However, on closer inspection, these four women do have something in common. All had some great flaw. We can see this by examining the story of each in the Bible. Three of these women’s stories are not pretty reading.  However, I believe that if a story is in the Bible that has survived to this day, then it has a divine purpose, as well as origin. If a story is in the Bible, it didn’t just have a point in ancient times—God has allowed it to survive to modern times because it has a lesson to teach us. God does not shrink away from unpleasant facts if they have a lesson to teach. It is up to us to come to terms with what God has put there for our own edification.[3]

Let us take the stories in chronological order. Tamar was the daughter-in-law of Judah, the wife of Judah’s eldest son—her story is found in Genesis 38. While the tribe of Judah later became a by-word for loyalty and prowess, here we find Judah himself acting first selfishly, then immorally, and finally hypocritically. Tamar’s husband died; Judah then arranged for a younger son to marry Tamar, as custom dictated. The younger son, too, died, however, and so rather than risk the death of his third son (as it says in v. 11), Judah deliberately let Tamar stay unmarried. No problem, at least not today. But in those times, a woman actually needed a man to help protect and sustain her; this is one reason why it was the custom that another son should marry his brother’s widow. Furthermore, because everybody knew that Judah ought to have arranged for that to happen, by not doing it, not only did he make life difficult for Tamar, a woman who he had taken into his family when he arranged her marriage to his son, and who thus counted as his daughter. He also brought shame on her—for why, people must have speculated, would Judah not marry her to his third son?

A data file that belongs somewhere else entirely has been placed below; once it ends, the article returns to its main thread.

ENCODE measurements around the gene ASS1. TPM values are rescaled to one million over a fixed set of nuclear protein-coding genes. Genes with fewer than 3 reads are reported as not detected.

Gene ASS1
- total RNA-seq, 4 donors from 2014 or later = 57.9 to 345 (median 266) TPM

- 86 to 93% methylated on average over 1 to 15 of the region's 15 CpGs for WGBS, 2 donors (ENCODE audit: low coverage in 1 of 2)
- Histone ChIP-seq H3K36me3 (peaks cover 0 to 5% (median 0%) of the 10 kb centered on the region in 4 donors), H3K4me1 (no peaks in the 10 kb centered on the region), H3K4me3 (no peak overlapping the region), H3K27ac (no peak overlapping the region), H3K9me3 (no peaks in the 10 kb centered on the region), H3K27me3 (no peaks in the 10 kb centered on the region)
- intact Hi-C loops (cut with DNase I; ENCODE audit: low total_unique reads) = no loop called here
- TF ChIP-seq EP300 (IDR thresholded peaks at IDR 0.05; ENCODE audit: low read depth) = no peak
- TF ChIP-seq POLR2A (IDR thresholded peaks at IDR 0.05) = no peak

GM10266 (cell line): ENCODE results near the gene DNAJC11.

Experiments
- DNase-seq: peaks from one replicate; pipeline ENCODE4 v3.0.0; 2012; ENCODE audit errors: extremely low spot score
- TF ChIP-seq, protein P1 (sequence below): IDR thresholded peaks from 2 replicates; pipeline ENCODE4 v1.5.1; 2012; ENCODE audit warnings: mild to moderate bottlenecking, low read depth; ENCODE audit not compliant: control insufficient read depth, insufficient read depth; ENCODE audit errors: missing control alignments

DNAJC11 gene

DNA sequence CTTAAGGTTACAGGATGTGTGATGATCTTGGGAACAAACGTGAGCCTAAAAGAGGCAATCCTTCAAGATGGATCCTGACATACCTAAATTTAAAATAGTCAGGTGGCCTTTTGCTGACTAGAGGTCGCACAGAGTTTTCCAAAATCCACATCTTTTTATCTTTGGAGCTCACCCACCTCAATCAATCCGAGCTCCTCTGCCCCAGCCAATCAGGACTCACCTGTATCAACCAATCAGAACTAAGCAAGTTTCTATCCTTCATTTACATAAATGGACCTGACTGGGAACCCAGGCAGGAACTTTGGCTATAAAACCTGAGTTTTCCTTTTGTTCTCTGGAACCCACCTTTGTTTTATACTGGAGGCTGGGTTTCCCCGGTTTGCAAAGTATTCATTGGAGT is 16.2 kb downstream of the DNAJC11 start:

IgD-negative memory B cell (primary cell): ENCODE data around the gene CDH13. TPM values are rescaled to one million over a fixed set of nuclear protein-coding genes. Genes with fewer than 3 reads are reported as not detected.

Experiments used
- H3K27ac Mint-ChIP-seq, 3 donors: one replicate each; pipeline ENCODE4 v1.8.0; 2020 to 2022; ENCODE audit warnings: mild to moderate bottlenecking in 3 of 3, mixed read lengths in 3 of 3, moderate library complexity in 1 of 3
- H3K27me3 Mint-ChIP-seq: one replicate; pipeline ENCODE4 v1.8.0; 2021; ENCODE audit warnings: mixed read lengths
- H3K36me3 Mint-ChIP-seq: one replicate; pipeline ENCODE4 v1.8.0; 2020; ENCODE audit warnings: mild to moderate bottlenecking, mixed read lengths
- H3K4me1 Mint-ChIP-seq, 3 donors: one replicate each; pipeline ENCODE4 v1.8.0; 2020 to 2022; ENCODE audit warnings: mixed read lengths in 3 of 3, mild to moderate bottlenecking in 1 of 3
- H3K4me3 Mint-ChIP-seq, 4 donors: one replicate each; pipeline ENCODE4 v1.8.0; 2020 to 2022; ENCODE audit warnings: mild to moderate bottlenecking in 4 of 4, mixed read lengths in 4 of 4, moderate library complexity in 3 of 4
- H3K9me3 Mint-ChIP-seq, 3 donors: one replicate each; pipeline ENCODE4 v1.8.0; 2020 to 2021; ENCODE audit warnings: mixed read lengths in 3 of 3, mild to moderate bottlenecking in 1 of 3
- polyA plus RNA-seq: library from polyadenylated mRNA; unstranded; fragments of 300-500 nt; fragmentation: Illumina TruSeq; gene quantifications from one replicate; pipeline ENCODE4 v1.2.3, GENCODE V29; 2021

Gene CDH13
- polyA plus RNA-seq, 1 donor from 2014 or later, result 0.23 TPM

Tamar wanted a child. That was her role in her society and she wanted to fulfil it. So she deliberately posed as a prostitute and lay in wait for Judah. Judah saw Tamar, desired her, hired her, and had her. Note Genesis 38:13–15: it’s clear that the fault was on both sides. Judah approached Tamar on the presumption she was a prostitute. This was not entrapment: yes, Tamar was there on the roadside, a kind of ancient Palestinian street-walker; but she didn’t solicit Judah—he solicited her. Nobody made either Tamar or Judah sin, it was their choice.

Judah had acted immorally. But he and Tamar had conceived a child in their night together and when Judah discovered this, full of his own righteousness, he condemned her to be ‘burned to death’ (v. 24), as a prostitute. Fortunately for her, Tamar had taken the ancient equivalent of a credit card number off Judah—his seal, its cord, and his staff—and so could identify the father of her unborn child. When she revealed that it was Judah himself who was the man he spared her life—just about his first decent action.

Well, there it is, a squalid little story. Nobody comes out of it looking good:  Judah declares (in verse 26) ‘She has been more righteous than I’, but both he and his daughter-in-law acted discreditably, sinfully. We might well wonder what this story is doing in the Bible, save perhaps as an example of how sinful Jacob’s first ten sons were.